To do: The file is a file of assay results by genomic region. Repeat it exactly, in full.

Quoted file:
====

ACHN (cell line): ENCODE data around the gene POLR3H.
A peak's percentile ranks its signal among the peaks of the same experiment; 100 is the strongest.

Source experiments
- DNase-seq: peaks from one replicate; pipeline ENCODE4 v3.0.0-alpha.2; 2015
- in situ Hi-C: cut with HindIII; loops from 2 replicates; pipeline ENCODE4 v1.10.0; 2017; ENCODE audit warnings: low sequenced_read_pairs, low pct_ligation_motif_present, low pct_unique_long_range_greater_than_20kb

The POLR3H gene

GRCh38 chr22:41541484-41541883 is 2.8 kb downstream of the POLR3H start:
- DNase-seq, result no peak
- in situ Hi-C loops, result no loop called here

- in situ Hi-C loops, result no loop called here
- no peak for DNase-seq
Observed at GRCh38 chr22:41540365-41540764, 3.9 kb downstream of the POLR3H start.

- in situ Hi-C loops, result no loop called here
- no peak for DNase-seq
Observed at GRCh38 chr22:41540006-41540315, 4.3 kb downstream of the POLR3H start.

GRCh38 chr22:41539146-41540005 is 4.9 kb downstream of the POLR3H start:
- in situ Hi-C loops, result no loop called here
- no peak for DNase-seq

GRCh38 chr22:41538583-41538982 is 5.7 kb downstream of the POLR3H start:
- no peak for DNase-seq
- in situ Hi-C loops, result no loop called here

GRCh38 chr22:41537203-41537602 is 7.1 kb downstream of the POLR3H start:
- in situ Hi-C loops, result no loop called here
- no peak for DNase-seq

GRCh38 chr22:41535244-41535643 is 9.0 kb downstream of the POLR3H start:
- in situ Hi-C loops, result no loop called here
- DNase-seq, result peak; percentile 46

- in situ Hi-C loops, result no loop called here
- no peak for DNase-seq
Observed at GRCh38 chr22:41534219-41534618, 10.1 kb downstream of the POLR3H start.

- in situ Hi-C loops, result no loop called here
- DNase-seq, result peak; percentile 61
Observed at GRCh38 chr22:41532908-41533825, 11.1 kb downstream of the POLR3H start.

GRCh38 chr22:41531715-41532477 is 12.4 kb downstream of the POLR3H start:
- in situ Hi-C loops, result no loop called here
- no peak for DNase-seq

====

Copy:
ACHN (cell line): ENCODE data around the gene POLR3H.
A peak's percentile ranks its signal among the peaks of the same experiment; 100 is the strongest.

Source experiments
- DNase-seq: peaks from one replicate; pipeline ENCODE4 v3.0.0-alpha.2; 2015
- in situ Hi-C: cut with HindIII; loops from 2 replicates; pipeline ENCODE4 v1.10.0; 2017; ENCODE audit warnings: low sequenced_read_pairs, low pct_ligation_motif_present, low pct_unique_long_range_greater_than_20kb

The POLR3H gene

GRCh38 chr22:41541484-41541883 is 2.8 kb downstream of the POLR3H start:
- DNase-seq, result no peak
- in situ Hi-C loops, result no loop called here

- in situ Hi-C loops, result no loop called here
- no peak for DNase-seq
Observed at GRCh38 chr22:41540365-41540764, 3.9 kb downstream of the POLR3H start.

- in situ Hi-C loops, result no loop called here
- no peak for DNase-seq
Observed at GRCh38 chr22:41540006-41540315, 4.3 kb downstream of the POLR3H start.

GRCh38 chr22:41539146-41540005 is 4.9 kb downstream of the POLR3H start:
- in situ Hi-C loops, result no loop called here
- no peak for DNase-seq

GRCh38 chr22:41538583-41538982 is 5.7 kb downstream of the POLR3H start:
- no peak for DNase-seq
- in situ Hi-C loops, result no loop called here

GRCh38 chr22:41537203-41537602 is 7.1 kb downstream of the POLR3H start:
- in situ Hi-C loops, result no loop called here
- no peak for DNase-seq

GRCh38 chr22:41535244-41535643 is 9.0 kb downstream of the POLR3H start:
- in situ Hi-C loops, result no loop called here
- DNase-seq, result peak; percentile 46

- in situ Hi-C loops, result no loop called here
- no peak for DNase-seq
Observed at GRCh38 chr22:41534219-41534618, 10.1 kb downstream of the POLR3H start.

- in situ Hi-C loops, result no loop called here
- DNase-seq, result peak; percentile 61
Observed at GRCh38 chr22:41532908-41533825, 11.1 kb downstream of the POLR3H start.

GRCh38 chr22:41531715-41532477 is 12.4 kb downstream of the POLR3H start:
- in situ Hi-C loops, result no loop called here
- no peak for DNase-seq